The November elections are still nearly a year away, but the TV air wars over Senate seats have officially begun in earnest. The balance of power is up for grabs, and outside groups are pouring millions into ads attacking candidates in key Senate races. The biggest plays have come from Crossroads GPS …
House Speaker John Boehner claimed that “small-business people” make up more than half of those who would be hit by a tax increase on “millionaires.” Not really. Only 13 percent of those making over $1 million get even as much as one-fourth of that income from small business, according to government tax experts.
Republicans have for years greatly exaggerated the extent to which higher taxes on upper-income individuals would fall on owners of small businesses.
Republican presidential candidates Rick Perry and Jon Huntsman this week both exaggerated the extent to which the U.S. relies on imported oil from countries “hostile” or “unfriendly” to the U.S.
Warning about over-reliance on foreign oil from countries that “don’t like us very much” is a bipartisan refrain. And it is true that some of the oil imported by the U.S. comes from countries that are arguably (and in some cases undeniably) unfriendly to the U.S.
It’s not every day you see a guy sinking over a million dollars into political ads to attack his son-in-law’s opponent. But the truth-stretching in the ads? That’s all too common.
The revelation that an in-law is the money behind a relentless campaign, featuring several attack ads, is the latest twist in a spirited race for Kentucky governor, to be settled Nov. 8.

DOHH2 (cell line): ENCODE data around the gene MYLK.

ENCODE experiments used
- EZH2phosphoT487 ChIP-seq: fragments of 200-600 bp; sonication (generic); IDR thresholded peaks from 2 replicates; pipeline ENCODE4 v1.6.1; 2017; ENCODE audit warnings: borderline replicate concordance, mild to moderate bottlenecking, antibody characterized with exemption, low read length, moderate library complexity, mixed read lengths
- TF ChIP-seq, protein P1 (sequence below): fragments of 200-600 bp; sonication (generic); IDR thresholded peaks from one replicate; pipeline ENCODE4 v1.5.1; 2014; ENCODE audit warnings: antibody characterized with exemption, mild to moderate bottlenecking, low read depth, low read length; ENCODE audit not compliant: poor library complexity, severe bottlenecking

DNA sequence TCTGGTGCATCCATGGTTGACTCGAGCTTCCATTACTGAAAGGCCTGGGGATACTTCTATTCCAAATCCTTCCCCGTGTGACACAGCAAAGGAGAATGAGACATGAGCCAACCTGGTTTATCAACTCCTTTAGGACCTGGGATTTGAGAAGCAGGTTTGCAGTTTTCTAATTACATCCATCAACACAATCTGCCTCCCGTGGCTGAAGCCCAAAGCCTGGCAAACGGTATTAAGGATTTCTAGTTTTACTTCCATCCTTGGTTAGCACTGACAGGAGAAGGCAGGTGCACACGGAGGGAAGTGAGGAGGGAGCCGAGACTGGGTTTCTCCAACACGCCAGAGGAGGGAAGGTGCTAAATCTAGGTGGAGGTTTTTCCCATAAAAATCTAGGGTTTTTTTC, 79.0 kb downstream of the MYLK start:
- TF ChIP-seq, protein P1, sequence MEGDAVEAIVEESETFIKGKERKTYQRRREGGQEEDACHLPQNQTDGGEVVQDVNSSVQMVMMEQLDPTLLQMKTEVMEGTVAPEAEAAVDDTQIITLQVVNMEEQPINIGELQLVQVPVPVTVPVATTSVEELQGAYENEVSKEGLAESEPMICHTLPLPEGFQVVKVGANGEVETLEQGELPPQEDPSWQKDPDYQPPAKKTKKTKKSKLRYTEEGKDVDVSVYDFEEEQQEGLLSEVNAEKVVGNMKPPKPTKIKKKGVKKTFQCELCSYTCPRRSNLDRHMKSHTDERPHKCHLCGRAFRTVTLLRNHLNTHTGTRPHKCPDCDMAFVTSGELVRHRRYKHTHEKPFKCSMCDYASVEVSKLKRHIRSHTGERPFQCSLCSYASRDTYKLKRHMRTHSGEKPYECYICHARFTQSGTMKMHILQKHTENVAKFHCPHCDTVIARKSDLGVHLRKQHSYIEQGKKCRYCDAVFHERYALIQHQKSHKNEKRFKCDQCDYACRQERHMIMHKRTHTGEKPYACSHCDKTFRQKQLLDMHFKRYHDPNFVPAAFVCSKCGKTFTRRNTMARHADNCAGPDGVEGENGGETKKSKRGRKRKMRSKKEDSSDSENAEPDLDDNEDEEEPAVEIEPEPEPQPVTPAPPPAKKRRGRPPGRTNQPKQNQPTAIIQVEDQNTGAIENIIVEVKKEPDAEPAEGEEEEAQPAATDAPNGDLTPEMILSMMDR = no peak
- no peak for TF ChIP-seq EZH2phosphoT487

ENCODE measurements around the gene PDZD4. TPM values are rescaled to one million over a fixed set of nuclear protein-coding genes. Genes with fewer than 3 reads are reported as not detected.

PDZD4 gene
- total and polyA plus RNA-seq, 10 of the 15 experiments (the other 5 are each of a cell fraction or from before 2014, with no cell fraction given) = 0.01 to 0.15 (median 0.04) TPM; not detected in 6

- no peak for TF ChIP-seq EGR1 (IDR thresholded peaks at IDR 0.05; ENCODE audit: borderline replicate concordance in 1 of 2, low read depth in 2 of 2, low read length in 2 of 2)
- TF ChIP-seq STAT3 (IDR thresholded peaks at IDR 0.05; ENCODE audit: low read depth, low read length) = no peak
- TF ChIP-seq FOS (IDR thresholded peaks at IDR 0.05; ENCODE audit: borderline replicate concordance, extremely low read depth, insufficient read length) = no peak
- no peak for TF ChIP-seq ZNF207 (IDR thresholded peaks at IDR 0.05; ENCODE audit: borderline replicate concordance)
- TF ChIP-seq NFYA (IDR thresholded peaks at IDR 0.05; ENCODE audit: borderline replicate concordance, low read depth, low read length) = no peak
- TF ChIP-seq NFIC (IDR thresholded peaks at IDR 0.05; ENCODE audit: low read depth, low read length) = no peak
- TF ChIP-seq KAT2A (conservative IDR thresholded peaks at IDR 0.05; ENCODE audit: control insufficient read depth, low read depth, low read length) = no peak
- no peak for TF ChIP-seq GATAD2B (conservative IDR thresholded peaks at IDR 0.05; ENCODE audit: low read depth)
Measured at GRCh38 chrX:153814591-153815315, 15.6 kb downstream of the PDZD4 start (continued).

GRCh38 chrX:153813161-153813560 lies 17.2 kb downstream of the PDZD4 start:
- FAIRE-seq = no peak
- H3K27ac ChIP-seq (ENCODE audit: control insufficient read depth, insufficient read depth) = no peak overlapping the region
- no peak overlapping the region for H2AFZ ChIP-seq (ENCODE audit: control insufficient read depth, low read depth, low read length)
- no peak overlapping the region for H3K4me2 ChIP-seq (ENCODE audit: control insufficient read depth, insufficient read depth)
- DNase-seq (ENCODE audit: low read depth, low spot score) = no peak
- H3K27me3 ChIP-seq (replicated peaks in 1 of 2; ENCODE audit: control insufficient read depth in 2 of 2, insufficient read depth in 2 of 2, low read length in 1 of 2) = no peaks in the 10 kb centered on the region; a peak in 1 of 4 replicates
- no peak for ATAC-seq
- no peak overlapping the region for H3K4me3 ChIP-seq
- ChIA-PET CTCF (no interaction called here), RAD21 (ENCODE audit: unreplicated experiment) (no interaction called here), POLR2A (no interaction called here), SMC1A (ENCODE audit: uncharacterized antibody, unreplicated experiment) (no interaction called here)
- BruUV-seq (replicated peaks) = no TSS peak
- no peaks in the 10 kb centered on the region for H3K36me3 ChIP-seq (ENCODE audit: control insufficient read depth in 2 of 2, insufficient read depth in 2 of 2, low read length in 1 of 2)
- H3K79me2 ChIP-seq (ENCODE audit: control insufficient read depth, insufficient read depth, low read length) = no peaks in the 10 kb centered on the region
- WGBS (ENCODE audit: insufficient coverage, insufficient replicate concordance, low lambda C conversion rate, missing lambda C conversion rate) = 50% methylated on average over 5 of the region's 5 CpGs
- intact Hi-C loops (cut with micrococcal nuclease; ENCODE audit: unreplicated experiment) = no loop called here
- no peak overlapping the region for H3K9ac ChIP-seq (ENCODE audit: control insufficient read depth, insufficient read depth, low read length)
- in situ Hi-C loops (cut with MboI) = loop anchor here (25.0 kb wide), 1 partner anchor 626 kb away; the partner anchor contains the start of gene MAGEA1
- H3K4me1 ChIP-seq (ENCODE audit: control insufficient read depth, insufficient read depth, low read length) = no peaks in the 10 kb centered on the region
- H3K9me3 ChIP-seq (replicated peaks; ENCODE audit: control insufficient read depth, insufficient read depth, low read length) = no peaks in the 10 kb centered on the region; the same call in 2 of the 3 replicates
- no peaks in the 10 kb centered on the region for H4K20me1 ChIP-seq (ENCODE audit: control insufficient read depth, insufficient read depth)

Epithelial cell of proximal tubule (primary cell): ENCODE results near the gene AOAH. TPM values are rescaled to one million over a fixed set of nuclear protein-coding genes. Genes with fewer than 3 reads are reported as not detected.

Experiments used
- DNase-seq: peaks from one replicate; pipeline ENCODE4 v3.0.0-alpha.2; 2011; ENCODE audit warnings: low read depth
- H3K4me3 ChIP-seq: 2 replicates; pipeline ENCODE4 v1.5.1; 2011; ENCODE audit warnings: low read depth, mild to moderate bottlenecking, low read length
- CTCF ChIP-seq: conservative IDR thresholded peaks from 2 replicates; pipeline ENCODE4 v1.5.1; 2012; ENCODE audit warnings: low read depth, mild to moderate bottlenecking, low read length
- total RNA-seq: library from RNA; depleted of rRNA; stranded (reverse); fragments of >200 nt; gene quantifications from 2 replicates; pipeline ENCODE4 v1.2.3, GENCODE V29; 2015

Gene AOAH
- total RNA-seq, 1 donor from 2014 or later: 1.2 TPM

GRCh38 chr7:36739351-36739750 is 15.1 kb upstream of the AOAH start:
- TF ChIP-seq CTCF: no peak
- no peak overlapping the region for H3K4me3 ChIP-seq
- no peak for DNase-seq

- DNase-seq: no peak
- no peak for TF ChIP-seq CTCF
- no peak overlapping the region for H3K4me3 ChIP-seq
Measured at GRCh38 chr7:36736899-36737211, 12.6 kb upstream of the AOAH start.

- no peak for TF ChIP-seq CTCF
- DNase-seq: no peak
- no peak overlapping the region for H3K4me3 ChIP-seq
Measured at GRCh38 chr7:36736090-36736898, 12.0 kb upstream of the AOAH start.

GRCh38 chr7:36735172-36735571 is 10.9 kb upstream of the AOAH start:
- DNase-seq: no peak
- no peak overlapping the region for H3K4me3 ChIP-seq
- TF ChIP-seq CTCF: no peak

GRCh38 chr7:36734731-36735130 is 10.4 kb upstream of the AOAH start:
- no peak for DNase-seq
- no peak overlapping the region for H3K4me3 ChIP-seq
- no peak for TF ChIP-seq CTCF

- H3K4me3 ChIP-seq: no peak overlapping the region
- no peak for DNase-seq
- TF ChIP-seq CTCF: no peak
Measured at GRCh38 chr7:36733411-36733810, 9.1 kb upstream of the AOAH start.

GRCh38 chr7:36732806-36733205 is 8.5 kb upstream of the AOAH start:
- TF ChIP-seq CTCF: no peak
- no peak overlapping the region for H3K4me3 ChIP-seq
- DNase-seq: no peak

The race pits incumbent Democrat Steve Beshear against Republican challenger David Williams, the state Senate president.
Mitt Romney claims that Texas Gov. Rick Perry’s support for an in-state tuition program has acted as a “magnet” to draw illegal immigrants to Texas. But there is strong evidence to the contrary.
Romney, GOP debate, Oct. 18: You put in place a magnet to draw illegals into the state, which was giving $100,000 of tuition credit to illegals that come into this country, and then you have states — the big states of illegal immigrants are California and Florida.
Americans United for Change is a liberal group whose message closely mirrors that of the Obama White House.
Rick Perry said he would “create another 250,000 jobs by getting the EPA out of the way” of natural gas drilling. But the EPA isn’t currently in the way: The very study on which Perry relies assumes that all of those jobs will result if current regulations are not changed.
In a speech at a steel plant in Pittsburgh on Oct. 14, the Texas governor outlined a sweeping plan to create over a million jobs by increasing American energy production.
A conservative group founded by billionaire businessman and political activist David Koch.